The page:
“The diversion of dangerous prescription drugs is a public health epidemic that is crippling communities throughout the country,” Acting Special Agent in Charge James E. Dorsey added in the release. “It makes matters much worse when the individuals responsible for medical care are also illegally supplying lethal drugs. IRS Criminal Investigation will continue to work with our partners to dismantle these deadly drug trafficking organizations and seek justice for the harm caused to the community”
Horn released the following information that was presented in court in relation to the charges:
In May 2009, agents of the Tactical Diversion Squad of the DEA learned that doctors at the AMARC clinic in Atlanta, Georgia, were prescribing pain pills outside the bounds of legitimate medical practice to drug addicts and drug dealers. Subsequently, DEA, working with IRS and officers from other state and local agencies, learned that Godfrey Ilonzo financed and operated at least eight clinics in the Atlanta area under the “AMARC” name, including the pain clinic in Atlanta and two other pain clinics under different names; one in Tyrone, Georgia, and one other in Atlanta.
Bona Ilonzo (Godfrey Ilonzo’s wife) served as the office manager at the main AMARC pain clinic. At various times, Askari and Richardson served as the primary doctors for the AMARC pain clinics. Law enforcement also learned that Rosemary Ofume and Donatus Iriele operated Medicine Center Pharmacy in Atlanta, and illegitimately dispensed pain pills to AMARC customers.
The Ilonzos asked Dr. Askari and Dr. Richardson to prescribe Oxycodone pills and other opiates to addicts and distributors. Many of those customers traveled to the AMARC clinics from counties throughout Georgia and from other states (including Alabama and Ohio). Customers waited for hours at one AMARC pain clinic and paid cash to receive prescriptions for Oxycodone/Hydrocodone, Xanax, and Soma (the “holy trinity”) for resale on the street. Askari and Richardson issued prescriptions for medically inappropriate and potentially lethal combinations of Oxycodone, Alprazolam, Hydrocodone, and other controlled substances without conducting adequate medical examinations. After seeing a patient once, Askari would repeatedly “pre-sign” prescriptions for the same amounts and types of controlled substances without ever seeing the patient again in-person, while falsely indicating in the patient’s file that she had conducted an in-person examination of the patient.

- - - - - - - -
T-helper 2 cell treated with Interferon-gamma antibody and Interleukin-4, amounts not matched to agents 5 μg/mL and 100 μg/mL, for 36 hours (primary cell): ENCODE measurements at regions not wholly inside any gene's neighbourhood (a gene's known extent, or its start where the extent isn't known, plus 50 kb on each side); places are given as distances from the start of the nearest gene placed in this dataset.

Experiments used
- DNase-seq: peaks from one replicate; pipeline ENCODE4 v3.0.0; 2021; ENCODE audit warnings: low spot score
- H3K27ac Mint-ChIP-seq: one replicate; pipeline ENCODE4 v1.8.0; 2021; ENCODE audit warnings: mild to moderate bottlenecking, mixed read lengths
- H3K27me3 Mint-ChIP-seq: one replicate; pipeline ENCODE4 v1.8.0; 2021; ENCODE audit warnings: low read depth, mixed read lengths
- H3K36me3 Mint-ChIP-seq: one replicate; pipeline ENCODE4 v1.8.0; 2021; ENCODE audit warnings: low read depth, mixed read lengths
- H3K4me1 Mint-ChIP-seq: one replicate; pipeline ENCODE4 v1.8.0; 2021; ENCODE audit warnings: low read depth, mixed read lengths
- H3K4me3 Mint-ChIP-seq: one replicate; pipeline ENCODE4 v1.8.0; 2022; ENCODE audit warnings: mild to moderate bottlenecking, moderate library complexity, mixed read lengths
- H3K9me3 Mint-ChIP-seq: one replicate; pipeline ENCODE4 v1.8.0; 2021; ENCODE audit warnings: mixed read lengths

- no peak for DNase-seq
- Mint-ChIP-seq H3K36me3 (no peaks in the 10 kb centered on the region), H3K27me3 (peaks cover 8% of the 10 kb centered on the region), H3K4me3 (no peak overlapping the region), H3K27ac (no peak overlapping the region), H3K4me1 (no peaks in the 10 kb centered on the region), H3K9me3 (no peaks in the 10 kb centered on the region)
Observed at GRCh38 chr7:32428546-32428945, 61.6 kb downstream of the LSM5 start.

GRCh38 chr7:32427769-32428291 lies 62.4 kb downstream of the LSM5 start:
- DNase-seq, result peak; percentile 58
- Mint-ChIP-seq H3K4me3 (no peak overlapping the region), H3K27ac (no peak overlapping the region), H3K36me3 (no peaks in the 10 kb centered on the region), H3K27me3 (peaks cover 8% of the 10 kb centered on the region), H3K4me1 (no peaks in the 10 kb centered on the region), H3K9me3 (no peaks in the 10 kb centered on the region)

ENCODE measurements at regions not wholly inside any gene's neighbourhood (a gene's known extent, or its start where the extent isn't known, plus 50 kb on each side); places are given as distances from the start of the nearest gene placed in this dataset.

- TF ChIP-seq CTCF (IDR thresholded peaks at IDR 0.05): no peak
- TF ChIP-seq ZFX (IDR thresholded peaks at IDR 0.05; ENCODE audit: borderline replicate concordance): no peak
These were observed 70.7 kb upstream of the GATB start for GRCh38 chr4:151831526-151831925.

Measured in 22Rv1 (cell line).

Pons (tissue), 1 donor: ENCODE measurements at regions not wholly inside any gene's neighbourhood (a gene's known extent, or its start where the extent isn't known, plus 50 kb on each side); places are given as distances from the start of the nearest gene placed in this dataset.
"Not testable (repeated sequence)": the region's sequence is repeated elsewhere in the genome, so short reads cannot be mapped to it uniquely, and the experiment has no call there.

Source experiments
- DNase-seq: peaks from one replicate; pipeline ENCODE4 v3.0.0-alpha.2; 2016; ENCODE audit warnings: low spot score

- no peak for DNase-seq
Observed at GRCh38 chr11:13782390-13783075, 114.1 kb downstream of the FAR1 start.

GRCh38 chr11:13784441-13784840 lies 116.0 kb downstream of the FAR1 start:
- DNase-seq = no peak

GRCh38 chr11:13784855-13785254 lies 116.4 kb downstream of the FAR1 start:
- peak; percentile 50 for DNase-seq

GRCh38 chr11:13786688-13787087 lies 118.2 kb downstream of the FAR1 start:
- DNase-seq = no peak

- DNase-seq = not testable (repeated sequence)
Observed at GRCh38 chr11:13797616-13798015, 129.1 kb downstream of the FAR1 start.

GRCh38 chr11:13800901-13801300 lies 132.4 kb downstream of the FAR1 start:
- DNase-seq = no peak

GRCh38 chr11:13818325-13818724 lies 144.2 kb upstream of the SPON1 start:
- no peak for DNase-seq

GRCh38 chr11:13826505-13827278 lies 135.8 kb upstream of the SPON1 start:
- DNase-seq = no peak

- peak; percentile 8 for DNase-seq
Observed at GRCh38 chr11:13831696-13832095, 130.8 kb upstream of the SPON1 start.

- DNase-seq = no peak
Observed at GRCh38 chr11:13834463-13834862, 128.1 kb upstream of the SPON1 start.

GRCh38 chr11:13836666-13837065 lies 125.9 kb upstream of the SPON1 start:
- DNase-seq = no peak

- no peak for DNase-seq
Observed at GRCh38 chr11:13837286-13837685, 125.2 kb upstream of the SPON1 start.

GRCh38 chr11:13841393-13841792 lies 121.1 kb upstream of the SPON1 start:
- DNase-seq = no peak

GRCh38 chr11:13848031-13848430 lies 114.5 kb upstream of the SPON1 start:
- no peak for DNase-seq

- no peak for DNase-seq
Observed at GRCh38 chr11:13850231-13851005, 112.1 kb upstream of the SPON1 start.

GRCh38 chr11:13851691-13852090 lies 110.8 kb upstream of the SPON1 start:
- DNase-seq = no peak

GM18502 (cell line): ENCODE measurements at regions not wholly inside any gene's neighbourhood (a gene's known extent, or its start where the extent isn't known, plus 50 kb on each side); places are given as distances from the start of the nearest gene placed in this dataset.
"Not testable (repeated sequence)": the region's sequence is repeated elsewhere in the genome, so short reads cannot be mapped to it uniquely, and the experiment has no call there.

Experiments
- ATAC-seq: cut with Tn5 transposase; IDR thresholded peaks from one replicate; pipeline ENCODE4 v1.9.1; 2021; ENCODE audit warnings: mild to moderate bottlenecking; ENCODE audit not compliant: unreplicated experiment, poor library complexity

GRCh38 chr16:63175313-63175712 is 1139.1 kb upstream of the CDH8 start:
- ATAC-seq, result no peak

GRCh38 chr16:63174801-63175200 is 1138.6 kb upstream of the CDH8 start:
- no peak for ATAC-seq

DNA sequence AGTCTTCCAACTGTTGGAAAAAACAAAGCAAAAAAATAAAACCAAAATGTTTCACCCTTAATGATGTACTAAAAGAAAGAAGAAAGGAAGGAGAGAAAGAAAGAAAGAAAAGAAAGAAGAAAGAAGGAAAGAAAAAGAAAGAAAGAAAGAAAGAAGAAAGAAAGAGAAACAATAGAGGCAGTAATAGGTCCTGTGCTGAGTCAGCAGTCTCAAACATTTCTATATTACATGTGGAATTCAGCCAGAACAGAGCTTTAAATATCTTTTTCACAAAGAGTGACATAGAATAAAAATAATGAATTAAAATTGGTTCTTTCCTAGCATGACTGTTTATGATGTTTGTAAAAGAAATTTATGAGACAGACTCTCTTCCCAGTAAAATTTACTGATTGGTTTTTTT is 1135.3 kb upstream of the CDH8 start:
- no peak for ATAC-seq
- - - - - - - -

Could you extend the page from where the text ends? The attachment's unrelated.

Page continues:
After customers received illegitimate prescriptions from AMARC, clinic staff told customers to fill their prescriptions across the street at a pharmacy operated by Ofume and Iriele. Employees at the AMARC clinics and pharmacy received discounts and special treatment, including free office visits and reduced prices for pills dispensed at the pharmacy.
During the course of the conspiracy, the AMARC clinics generated more than $3 million dollars from unlawful prescriptions. Godfrey and Bona Ilonzo used that money to recruit additional physicians and patients to the AMARC pain clinics, open additional clinics under the “AMARC” name, purchase property, and send their children to expensive private schools.
The U.S. Attorney’s Office in Atlanta recommends parents and children learn about the dangers of drugs at the following web site www.justthinktwice.gov.